Students participate in silent disco


Photo courtesy of Gracyn Kafana.

Unlike a “regular” school dance, a silent disco allows participants to tailor their song choices to their preferences. This can be an easier setup than the traditional setting for individuals with sensory difficulties as it creates a fun and customized experience for each participant.

Trinity High School recently held a silent disco on Friday, February 17, 2023. A silent disco gives students an opportunity to participate in a school dance using wireless headphones, which allow students with sensory issues to control the volume level and genre of music listened to. A silent disco can also limit the amount of people dancing on the floor at one time.  The purpose of the silent disco is for students in the Autistic Support and Life Skills classes to be able to focus on the experience instead of the overwhelming atmosphere around them. 

This year, the Trinity Leadership Committee (TLC) held a silent disco with transmitters and headphones that were purchased through grant money and fundraisers. TLC members hope that this will now be an annual event where other schools will be invited. 

Senior Emily Wickham has been a part of the TLC since her freshman year, when the last silent disco took place. 

Wickham said, “At the last silent disco during freshman year, the headphones were rented from another company.”

For this year’s silent disco, the Trinity Leadership Committee purchased their own sets of headphones.

“I think this will help the silent disco be more accessible, and it will be easier to hold more than one dance without relying on a separate company,” said Wickham.

A total of 23 students from the Autistic Support and Life Skills classes, from both the high school and middle school, attended the dance along with members of TLC. At this time, Trinity has 18 headsets for student use, so TLC set up three stations for the students to participate in: snacks, crafts and the disco.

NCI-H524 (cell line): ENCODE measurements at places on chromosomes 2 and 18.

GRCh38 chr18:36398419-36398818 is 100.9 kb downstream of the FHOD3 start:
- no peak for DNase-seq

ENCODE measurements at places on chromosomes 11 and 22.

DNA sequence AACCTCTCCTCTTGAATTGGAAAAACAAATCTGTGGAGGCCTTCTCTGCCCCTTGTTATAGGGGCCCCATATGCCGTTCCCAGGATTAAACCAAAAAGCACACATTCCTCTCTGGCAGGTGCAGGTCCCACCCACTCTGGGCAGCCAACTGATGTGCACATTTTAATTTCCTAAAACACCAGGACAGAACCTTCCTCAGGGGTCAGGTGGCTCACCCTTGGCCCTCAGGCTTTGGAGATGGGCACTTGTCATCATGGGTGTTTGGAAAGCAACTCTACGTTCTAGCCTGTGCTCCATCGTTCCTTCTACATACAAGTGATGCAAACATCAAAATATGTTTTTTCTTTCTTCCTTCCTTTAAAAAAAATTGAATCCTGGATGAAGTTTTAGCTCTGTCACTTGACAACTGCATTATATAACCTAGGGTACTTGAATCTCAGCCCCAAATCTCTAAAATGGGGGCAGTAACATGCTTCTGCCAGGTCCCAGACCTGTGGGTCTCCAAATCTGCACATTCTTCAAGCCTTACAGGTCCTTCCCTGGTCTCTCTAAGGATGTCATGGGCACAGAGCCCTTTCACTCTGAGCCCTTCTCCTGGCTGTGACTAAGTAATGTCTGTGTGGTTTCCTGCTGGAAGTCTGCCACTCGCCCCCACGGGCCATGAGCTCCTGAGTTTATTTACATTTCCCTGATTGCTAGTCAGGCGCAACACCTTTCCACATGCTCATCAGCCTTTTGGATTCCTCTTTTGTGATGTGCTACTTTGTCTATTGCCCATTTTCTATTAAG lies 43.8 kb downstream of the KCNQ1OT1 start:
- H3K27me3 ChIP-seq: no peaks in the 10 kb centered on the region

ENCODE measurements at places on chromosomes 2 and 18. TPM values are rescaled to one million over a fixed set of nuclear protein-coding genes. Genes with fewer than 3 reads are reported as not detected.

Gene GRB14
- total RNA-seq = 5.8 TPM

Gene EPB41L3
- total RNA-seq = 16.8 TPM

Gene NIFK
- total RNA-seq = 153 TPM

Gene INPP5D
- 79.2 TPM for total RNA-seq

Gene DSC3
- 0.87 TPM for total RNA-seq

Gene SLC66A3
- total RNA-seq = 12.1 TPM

At the snack station, students were able to enjoy Doritos, popcorn, cookies, cupcakes and water. The next station was where the students could make foam crafts: a snail, an airplane, a reindeer or a penguin. Card games like Uno, Old Maid and Go Fish were also available. Finally, the last station was the dancing station. Each student was given a set of headphones that played country and pop songs such as “Shut Up and Dance,” “The Electric Slide,” “Fancy Like” and “Dynamite.” 

TLC advisor Mrs. Giorgi hopes to get more Trinity students involved with the silent disco in the future. 

“I would like to expand the silent disco into an event that includes many student organizations. Maybe the CFA Academy could volunteer and provide a snack or the culinary classes could bake cookies.” 

The silent disco is a great opportunity for students to gain volunteer and social experience and make lasting memories. Anyone interested in getting involved with the silent disco can contact the advisors of the TLC, either Mrs. Giorgi, at, or Mrs. Berty at